Sandpaper, a seemingly simple tool for smoothing out rough surfaces, is much more complex than meets the eye and has increasingly become a high-tech marvel, according to an article scheduled for the July 23 issue of Chemical & Engineering News. Whether honing medical implants or shaping-up jet turbine blades, improved sanding techniques are smoothing the way toward technological progress.
First used by the Chinese as early as the 13th century, sandpaper has evolved from an amalgam of crushed seashells bonded to parchment paper into "a highly sophisticated process," notes C&EN associate editor Linda Wang. The design of modern sandpaper, technically called a 'coasted abrasive,' involves a complex interplay between the chemical properties of the abrasive material, adhesive, and the backing material, notes Wang. In her short feature, one of the ongoing series known as What's That Stuff, she interviews several experts on the topic, including a representative from industry giant and sandpaper pioneer 3M.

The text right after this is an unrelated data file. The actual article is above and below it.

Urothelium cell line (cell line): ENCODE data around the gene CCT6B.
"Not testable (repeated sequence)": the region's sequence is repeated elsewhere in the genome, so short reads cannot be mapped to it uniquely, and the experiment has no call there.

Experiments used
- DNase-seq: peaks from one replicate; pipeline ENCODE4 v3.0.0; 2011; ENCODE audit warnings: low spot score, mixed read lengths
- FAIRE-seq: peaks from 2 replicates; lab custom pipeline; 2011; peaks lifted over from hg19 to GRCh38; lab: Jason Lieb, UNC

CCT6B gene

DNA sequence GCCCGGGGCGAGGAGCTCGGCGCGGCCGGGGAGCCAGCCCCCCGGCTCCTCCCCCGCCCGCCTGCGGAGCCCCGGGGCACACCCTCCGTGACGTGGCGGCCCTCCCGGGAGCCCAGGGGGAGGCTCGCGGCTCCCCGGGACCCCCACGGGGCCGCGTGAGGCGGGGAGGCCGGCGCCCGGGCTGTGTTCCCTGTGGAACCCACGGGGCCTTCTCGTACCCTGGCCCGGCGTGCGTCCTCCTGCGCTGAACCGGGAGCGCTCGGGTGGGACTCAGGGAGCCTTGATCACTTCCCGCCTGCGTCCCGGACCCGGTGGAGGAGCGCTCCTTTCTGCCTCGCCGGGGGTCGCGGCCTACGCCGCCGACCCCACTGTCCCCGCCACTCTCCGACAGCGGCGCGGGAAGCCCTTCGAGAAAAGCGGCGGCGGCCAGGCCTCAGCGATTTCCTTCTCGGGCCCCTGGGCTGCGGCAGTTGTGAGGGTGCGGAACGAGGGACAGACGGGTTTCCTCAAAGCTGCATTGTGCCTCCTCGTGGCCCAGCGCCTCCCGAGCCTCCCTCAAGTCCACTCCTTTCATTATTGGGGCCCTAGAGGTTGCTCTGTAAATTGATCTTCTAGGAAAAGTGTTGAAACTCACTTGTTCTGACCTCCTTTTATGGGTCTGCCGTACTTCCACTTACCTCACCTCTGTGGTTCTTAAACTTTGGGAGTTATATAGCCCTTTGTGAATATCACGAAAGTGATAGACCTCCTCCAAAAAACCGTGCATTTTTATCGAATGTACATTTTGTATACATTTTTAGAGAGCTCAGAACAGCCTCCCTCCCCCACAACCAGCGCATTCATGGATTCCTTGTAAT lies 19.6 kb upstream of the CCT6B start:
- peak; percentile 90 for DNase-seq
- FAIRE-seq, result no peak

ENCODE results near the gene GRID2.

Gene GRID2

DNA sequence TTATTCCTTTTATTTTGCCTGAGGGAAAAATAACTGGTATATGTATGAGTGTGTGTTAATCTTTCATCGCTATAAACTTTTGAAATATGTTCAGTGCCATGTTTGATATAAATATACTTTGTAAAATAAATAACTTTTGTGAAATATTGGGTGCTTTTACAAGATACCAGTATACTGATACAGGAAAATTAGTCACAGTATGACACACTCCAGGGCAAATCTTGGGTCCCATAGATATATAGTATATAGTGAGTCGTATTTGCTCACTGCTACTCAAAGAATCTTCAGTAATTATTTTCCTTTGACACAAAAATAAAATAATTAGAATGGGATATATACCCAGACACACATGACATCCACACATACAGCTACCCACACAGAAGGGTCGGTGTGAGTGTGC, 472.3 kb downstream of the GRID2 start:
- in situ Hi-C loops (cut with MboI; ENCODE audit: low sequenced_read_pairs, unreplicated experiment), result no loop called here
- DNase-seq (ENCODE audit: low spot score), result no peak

Abrasives, or the gritty particles on sandpaper, can range from natural minerals, such as garnet or emery, to synthetic materials, such as fused aluminum oxide or silicon carbide. Choosing an abrasive can be a tricky task, the article notes, as many materials can chemically react with the material being sanded or are too expensive for practical use.
But today, computer programs can take the guesswork out of making sandpaper by modeling how an abrasive will perform, while the electron microscope has been used to optimize the structure of the tiniest abrasives. With the development of stronger materials, scientists have correspondingly developed stronger abrasives and improved bonding agents to allow for more aggressive sanding. From simple woodwork to high-end machining, "there's just no alternative to sandpaper," Wang notes.
Article: "Getting down to the nitty gritty of sandpaper"
Materials provided by American Chemical Society. Note: Content may be edited for style and length.
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